Javelina Leap Winery & Cafe

One of the things I miss the most about Northern Virginia is the plethora of accessible wineries. They are plentiful and set up in a such a way that everyone can head out to a winery or two and make a day of it.

Hubby and I loved to while away a Sunday sitting on the porch of  a favorite winery and listen to the live music while looking out over acres of vines and horse farms.  Not a bad life.

While there aren’t as many wineries around Tucson as there are in Northern Virginia, we’ve managed to find some favorites. Our idea of a good winery day is a place where you can kick back and relax, drink great wine and nibble on snacks with good friends. Of course a view is pretty nice too.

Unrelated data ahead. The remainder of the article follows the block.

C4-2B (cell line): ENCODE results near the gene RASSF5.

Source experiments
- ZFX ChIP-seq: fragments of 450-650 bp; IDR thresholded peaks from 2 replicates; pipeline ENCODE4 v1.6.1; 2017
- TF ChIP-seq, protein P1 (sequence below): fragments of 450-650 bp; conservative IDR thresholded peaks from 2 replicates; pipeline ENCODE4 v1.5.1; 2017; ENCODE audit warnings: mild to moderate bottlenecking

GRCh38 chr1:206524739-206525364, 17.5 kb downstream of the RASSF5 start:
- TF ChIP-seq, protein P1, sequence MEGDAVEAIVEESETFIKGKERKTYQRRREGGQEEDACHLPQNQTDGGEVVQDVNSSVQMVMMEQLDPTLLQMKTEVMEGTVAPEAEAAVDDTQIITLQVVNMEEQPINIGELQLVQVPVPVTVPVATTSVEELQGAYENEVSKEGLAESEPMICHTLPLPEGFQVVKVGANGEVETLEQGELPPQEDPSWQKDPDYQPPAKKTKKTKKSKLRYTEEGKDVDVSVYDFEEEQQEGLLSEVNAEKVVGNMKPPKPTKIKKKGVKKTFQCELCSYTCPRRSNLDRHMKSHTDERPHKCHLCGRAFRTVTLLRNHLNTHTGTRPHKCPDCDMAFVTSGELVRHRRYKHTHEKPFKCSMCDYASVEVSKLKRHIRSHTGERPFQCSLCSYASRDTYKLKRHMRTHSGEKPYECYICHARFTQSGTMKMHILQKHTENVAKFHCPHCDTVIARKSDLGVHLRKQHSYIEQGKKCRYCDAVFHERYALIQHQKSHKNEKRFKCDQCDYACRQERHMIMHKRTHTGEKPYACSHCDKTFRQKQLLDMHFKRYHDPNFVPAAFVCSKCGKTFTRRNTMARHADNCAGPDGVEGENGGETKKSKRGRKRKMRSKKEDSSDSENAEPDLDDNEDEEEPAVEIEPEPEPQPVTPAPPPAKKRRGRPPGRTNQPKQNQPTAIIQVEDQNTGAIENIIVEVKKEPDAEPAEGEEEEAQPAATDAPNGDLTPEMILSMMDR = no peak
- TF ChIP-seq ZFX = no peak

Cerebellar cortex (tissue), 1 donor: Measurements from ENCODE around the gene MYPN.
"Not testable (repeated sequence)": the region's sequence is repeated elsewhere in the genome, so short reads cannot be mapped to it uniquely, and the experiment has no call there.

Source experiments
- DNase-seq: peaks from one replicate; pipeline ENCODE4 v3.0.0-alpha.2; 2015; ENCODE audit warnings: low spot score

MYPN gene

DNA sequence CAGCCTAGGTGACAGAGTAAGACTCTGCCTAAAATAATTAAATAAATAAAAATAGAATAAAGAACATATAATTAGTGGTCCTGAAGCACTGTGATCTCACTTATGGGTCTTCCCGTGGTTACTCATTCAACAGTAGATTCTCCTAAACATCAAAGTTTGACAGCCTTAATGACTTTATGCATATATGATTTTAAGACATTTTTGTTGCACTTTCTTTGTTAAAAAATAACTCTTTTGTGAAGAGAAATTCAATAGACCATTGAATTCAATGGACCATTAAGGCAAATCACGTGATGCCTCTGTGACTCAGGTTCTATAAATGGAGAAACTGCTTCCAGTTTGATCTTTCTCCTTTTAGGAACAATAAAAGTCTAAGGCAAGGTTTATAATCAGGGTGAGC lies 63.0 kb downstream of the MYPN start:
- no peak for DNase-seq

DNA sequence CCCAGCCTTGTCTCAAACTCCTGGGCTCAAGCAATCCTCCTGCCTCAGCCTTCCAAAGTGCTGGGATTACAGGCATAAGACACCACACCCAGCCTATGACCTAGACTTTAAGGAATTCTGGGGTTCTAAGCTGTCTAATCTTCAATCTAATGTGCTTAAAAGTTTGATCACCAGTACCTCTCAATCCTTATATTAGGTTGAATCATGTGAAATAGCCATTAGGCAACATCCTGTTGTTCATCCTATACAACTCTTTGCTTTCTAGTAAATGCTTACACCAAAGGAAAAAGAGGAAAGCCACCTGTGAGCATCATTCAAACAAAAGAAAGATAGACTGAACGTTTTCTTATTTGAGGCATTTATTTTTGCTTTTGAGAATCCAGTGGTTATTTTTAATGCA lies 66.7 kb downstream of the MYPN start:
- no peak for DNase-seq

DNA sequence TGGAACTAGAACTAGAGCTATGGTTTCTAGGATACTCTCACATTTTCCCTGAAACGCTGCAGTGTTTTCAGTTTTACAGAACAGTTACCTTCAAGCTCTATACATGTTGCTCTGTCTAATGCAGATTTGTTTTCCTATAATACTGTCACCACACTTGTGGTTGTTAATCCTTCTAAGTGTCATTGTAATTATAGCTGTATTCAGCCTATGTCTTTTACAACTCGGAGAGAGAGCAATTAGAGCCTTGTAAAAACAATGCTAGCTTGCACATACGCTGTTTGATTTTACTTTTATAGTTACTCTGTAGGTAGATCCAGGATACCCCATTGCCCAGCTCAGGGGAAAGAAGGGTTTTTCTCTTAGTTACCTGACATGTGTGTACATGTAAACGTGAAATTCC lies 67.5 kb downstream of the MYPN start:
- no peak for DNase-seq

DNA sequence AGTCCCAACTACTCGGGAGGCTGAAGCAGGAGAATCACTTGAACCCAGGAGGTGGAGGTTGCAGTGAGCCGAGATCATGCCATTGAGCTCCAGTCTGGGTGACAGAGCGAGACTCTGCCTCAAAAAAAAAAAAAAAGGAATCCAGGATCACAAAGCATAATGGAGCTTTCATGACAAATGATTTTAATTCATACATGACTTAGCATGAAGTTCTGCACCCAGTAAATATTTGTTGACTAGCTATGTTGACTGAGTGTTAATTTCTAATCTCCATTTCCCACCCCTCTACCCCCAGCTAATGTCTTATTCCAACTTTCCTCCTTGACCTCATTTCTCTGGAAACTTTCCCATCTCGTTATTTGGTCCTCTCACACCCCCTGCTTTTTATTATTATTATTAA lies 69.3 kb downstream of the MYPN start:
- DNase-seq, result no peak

Javelina Leap is one of our favorites – our only complaint is that it’s all the way up in Cornville so we don’t get there as often as we like.

I’m a fan of dry red wine and Javelina Leap has plenty of them to make me happy. In fact, after my tasting I had a hard time deciding what wine I wanted to bring home! On our recent visit some of my favorites were Sangiovese,  Cabernet Sauvignon, and the Tempranillo.

The white wine drinkers in our group were pleased with the Sauvignon Blanc.

The tasting room is spacious enough for a few large parties to stand around the bar and the back event room has seating for groups up to 50. (I’m guestimating, you’ll have to call them to find out the exact specs). The property is well-decorated and comfy – just the kind of place we like to hang out with friends and family. Now, if only they’d have live music we’d be set.

To learn more about Javelina Leap, their wines and banquet space,  check out their website here.

Tombstone!